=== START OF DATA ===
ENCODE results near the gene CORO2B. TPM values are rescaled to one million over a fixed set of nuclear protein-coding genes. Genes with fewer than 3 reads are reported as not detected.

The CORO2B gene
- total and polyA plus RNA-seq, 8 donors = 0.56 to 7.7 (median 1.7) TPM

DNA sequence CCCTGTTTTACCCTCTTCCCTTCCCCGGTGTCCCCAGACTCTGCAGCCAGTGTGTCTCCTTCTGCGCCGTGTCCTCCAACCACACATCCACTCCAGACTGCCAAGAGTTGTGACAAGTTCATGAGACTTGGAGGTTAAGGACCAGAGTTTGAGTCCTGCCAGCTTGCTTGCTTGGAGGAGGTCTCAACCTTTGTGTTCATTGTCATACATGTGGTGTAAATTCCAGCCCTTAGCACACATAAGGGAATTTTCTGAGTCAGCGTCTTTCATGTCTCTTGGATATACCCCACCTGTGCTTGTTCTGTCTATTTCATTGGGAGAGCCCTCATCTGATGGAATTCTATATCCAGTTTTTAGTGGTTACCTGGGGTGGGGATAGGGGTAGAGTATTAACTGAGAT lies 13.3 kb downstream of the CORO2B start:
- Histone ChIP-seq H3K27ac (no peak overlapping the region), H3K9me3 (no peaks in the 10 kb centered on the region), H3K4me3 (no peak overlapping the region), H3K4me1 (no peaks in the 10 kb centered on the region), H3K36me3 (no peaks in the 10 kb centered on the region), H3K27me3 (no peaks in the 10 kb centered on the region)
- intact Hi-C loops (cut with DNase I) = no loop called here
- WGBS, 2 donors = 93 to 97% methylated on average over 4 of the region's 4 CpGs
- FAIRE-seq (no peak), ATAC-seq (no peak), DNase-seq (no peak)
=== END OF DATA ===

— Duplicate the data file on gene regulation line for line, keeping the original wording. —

ENCODE results near the gene CORO2B. TPM values are rescaled to one million over a fixed set of nuclear protein-coding genes. Genes with fewer than 3 reads are reported as not detected.

The CORO2B gene
- total and polyA plus RNA-seq, 8 donors = 0.56 to 7.7 (median 1.7) TPM

DNA sequence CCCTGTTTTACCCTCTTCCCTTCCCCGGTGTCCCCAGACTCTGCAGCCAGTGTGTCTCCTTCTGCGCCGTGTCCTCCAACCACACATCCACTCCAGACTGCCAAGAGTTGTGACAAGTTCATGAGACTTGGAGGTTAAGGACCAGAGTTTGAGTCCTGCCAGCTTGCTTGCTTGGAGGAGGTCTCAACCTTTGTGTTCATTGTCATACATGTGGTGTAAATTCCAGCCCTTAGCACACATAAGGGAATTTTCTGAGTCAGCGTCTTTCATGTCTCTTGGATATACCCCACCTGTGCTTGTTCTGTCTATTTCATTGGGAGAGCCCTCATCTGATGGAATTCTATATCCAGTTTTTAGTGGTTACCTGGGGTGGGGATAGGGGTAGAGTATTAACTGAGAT lies 13.3 kb downstream of the CORO2B start:
- Histone ChIP-seq H3K27ac (no peak overlapping the region), H3K9me3 (no peaks in the 10 kb centered on the region), H3K4me3 (no peak overlapping the region), H3K4me1 (no peaks in the 10 kb centered on the region), H3K36me3 (no peaks in the 10 kb centered on the region), H3K27me3 (no peaks in the 10 kb centered on the region)
- intact Hi-C loops (cut with DNase I) = no loop called here
- WGBS, 2 donors = 93 to 97% methylated on average over 4 of the region's 4 CpGs
- FAIRE-seq (no peak), ATAC-seq (no peak), DNase-seq (no peak)